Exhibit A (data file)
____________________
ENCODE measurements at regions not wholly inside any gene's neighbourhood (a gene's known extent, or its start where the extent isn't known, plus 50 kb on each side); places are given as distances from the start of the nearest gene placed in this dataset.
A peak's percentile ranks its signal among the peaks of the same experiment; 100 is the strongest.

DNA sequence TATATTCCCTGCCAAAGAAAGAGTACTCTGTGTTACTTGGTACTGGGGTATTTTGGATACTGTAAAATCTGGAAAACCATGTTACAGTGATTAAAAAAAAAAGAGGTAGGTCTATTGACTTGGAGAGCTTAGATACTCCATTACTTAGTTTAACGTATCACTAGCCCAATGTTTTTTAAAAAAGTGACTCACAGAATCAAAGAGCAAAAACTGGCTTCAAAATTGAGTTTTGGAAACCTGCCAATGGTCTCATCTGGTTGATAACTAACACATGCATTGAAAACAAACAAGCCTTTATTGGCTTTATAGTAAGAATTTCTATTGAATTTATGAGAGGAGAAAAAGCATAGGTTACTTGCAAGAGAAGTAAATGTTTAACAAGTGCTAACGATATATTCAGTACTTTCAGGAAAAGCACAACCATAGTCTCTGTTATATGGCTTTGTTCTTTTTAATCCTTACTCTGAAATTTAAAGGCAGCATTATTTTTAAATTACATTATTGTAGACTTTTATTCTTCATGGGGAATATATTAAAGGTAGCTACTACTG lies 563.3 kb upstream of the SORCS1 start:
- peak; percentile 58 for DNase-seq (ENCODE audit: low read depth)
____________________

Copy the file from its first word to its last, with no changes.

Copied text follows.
ENCODE measurements at regions not wholly inside any gene's neighbourhood (a gene's known extent, or its start where the extent isn't known, plus 50 kb on each side); places are given as distances from the start of the nearest gene placed in this dataset.
A peak's percentile ranks its signal among the peaks of the same experiment; 100 is the strongest.

DNA sequence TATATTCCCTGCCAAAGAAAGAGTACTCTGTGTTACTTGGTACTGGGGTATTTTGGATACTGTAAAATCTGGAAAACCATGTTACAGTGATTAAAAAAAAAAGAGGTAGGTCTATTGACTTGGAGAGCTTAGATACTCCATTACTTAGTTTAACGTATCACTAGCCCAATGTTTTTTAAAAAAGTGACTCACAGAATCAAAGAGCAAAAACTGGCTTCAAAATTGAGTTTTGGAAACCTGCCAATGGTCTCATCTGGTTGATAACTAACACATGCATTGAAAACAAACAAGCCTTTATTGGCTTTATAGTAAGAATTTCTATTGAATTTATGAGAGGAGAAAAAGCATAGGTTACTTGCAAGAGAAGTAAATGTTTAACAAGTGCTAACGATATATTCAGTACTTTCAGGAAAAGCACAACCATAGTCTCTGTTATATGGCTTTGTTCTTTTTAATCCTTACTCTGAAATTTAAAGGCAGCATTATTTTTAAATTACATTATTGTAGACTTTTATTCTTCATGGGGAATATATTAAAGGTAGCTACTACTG lies 563.3 kb upstream of the SORCS1 start:
- peak; percentile 58 for DNase-seq (ENCODE audit: low read depth)